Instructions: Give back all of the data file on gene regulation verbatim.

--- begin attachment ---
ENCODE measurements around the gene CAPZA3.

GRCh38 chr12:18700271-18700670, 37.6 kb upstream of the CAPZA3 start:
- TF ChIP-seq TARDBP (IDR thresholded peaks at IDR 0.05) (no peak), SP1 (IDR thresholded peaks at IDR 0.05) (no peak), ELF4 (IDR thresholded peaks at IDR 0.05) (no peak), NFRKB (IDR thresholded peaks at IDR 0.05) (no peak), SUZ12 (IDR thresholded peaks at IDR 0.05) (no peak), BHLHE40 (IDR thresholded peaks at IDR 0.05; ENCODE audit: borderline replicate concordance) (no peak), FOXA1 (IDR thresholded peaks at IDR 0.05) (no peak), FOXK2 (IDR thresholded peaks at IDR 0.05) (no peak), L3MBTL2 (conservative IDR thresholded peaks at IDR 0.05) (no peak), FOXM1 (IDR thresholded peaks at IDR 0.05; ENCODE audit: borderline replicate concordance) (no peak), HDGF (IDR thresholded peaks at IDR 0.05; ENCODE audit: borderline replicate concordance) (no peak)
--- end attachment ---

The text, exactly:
ENCODE measurements around the gene CAPZA3.

GRCh38 chr12:18700271-18700670, 37.6 kb upstream of the CAPZA3 start:
- TF ChIP-seq TARDBP (IDR thresholded peaks at IDR 0.05) (no peak), SP1 (IDR thresholded peaks at IDR 0.05) (no peak), ELF4 (IDR thresholded peaks at IDR 0.05) (no peak), NFRKB (IDR thresholded peaks at IDR 0.05) (no peak), SUZ12 (IDR thresholded peaks at IDR 0.05) (no peak), BHLHE40 (IDR thresholded peaks at IDR 0.05; ENCODE audit: borderline replicate concordance) (no peak), FOXA1 (IDR thresholded peaks at IDR 0.05) (no peak), FOXK2 (IDR thresholded peaks at IDR 0.05) (no peak), L3MBTL2 (conservative IDR thresholded peaks at IDR 0.05) (no peak), FOXM1 (IDR thresholded peaks at IDR 0.05; ENCODE audit: borderline replicate concordance) (no peak), HDGF (IDR thresholded peaks at IDR 0.05; ENCODE audit: borderline replicate concordance) (no peak)